Sometimes words get lost in translation. So we use actions instead. Other times, actions get you beaten up! Some simple gestures or opinions can cause you lots of problems, so be careful. Be mindful of other cultures and learn to appreciate the differences. Here’s cultural awareness 101.
Your culture is not superior to others. No culture is superior to others!
Cultural Dos & Don’ts
- Don’t ever rise you thumb to say “ok, all good” in Iran, as this means “motherf*cker”
- Don’t eat, smoke or drink on the streets during Ramadan period in Muslim countries
- If you are a couple and want to stay together in a hotel, bring your marriage certificate along
- Dress appropriately: cover your skin
- Don’t touch the head of babies in Indonesia even if they are super cute, this is highly disrespectful, they believe this will affect their soul in a bad way
- Don’t stick your chopstick vertically on rice anywhere in Asia, as they believe this will attract bad spirits
- Never ever lie your legs and foot towards a Buddha, while sitting down in a Buddhist temple, they consider foot as dirty
- Don’t take flash photography of newborn babies sleeping. Some families believe that it scares the soul of the baby.
- Avoid talking about LGBT in public in Singapore, especially speaking to someone working in the public sector.
- Age = importance in a group. Allow the oldest to sit first or eat first before you can eat.
- “Saving face” is very important. Avoid behaviour that causes embarrassment for others.
- Dress conservatively, especially around religious sites. Bikinis are not very recommended, especially in rural areas. Nudity is an absolute NO.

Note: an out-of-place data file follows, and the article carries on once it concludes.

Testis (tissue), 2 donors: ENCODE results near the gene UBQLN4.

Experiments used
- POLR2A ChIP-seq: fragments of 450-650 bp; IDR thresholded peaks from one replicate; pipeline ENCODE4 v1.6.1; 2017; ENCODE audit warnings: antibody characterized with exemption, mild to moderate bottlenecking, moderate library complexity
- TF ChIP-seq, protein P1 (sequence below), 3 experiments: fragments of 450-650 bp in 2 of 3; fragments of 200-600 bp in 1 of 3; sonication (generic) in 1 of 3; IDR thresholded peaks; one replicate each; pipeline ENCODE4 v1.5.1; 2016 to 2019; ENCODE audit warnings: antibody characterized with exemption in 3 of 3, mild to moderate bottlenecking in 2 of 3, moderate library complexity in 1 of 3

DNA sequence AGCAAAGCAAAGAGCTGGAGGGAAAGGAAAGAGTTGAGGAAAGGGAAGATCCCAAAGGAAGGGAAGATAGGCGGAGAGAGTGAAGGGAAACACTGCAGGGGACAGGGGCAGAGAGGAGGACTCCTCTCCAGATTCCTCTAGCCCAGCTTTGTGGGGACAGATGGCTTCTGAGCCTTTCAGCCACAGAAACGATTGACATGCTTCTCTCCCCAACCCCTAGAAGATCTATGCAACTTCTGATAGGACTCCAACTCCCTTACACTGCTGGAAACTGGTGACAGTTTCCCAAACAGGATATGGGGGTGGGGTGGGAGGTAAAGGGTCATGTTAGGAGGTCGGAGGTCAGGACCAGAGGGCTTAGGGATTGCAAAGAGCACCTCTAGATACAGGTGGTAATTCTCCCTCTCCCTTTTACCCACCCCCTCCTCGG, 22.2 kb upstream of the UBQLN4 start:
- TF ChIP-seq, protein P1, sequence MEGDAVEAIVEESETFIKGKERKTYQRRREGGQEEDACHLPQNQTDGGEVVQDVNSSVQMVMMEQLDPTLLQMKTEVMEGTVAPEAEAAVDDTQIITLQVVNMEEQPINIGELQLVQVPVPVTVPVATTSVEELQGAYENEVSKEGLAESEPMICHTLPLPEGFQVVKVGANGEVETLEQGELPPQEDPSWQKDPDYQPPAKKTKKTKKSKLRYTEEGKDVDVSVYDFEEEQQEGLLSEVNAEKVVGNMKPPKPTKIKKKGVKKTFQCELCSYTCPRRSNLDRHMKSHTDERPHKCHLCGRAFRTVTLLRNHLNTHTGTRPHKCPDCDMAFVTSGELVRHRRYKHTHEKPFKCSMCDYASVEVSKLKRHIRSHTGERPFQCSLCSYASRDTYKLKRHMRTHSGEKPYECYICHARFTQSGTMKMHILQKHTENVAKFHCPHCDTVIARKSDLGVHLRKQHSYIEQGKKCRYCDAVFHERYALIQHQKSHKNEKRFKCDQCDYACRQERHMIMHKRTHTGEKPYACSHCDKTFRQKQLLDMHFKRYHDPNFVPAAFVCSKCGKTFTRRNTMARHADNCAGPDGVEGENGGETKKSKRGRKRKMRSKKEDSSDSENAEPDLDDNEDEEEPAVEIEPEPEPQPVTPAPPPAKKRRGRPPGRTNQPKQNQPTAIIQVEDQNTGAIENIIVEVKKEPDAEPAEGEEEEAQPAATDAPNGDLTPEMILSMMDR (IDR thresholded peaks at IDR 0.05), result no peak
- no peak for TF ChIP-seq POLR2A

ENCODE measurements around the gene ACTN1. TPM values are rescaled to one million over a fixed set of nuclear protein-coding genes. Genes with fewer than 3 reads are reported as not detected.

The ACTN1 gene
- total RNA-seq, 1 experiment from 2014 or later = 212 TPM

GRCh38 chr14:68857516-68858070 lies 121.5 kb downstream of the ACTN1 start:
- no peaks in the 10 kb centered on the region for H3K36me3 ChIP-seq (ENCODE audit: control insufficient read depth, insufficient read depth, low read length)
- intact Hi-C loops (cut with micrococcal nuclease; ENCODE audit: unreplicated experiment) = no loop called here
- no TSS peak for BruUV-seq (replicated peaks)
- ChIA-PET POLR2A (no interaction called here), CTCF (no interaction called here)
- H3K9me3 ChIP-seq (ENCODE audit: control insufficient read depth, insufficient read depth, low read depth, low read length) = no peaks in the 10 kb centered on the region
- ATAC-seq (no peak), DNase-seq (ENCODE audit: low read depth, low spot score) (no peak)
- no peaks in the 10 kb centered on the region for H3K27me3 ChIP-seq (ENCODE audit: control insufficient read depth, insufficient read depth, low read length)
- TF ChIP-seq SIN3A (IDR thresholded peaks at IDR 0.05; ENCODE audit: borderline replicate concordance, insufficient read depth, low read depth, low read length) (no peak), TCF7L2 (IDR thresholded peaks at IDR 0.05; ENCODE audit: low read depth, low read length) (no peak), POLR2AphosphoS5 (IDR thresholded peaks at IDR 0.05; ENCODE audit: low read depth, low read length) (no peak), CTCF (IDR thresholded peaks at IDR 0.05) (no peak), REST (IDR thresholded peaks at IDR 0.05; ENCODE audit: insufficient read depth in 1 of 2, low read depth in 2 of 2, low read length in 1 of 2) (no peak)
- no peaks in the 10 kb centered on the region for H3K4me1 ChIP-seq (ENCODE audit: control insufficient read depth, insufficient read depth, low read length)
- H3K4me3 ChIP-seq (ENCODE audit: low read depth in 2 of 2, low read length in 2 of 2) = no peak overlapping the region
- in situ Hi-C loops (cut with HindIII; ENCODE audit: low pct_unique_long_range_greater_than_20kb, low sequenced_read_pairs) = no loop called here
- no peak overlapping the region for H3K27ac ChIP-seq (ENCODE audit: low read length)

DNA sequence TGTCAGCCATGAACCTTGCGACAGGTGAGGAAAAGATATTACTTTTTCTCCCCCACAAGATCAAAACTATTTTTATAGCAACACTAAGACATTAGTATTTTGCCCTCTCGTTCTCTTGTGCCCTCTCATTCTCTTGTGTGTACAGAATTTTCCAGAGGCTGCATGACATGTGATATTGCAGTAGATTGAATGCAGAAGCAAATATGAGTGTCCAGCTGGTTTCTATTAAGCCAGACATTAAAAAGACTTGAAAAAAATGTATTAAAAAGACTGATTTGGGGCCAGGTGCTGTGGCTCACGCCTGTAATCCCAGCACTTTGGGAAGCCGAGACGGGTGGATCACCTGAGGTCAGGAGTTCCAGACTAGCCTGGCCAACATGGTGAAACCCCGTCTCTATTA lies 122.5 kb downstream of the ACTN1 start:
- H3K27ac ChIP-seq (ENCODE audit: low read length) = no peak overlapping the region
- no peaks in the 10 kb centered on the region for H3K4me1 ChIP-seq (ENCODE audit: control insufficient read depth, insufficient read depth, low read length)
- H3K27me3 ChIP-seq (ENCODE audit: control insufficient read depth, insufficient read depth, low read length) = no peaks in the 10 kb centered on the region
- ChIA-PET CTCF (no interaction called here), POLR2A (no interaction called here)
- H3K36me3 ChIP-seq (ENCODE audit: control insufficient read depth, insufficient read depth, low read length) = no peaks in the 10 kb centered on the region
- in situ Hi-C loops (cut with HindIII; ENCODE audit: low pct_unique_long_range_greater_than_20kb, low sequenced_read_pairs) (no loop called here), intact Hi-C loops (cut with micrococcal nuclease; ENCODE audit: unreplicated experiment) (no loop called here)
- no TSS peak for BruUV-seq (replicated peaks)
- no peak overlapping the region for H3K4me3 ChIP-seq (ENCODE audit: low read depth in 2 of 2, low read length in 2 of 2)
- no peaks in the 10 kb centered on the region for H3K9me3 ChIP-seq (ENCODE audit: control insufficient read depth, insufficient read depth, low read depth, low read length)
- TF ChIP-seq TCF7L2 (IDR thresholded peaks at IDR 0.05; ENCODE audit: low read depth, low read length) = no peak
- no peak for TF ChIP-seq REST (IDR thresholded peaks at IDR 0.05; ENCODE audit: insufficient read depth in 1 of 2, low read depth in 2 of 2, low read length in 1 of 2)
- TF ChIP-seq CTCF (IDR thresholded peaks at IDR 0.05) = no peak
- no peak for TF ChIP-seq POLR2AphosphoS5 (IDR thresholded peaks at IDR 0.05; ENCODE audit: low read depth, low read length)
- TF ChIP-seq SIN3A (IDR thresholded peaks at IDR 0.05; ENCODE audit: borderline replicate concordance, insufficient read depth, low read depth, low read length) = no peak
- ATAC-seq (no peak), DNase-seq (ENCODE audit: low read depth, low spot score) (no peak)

- Use both hands to give, pass or receive things.
- Take off your shoes before entering someone’s home!
- People will stare at you if you are different. Sometimes, even sneaking pictures of you. Don’t worry about it, they’re just curious.
- Use your thumb to point instead of your index finger
- Singapore: don’t break the rules. No littering, no chewing gum, no jaywalking, no drugs, only smoke in designated places, no food on the train. It’s a country with many rules. Good luck.
- Thailand & Bhutan & Brunei: they love the royal family a lot. Never show disrespect to the royal family.
- Tibet, Bhutan, Thailand: never tattoo images of Buddha on yourself.
- Public display of affection: not encouraged
- The head is considered a sacred part of the body. Avoid touching someone’s head or messing their hair.
- In general, Western Europeans complain a lot. Don’t take it to heart. They really seem to enjoy complaining about nothing.
- Western Europeans always tease, laugh & joke about neighbouring countries, but it’s more like a brother-sister relationship. They don’t hate each other. In fact, deep down, they love each other very much.
- That “Asian twist”/peace sign? Always show the palm of your hands towards others. If the inside of your palm faces you while you do the sign, it is something vulgar.
- “Rubber” means condoms in many parts of the world. Use “eraser” instead, the thing to remove pencil marks.
- Don’t feel obliged to tip. Service charge is included in restaurants.
- Europeans don’t share tables in restaurants.
- Germany: don’t jaywalk. Follow the rules. Even if it’s 2 am and there is no one on the road, wait for the green man before crossing the road.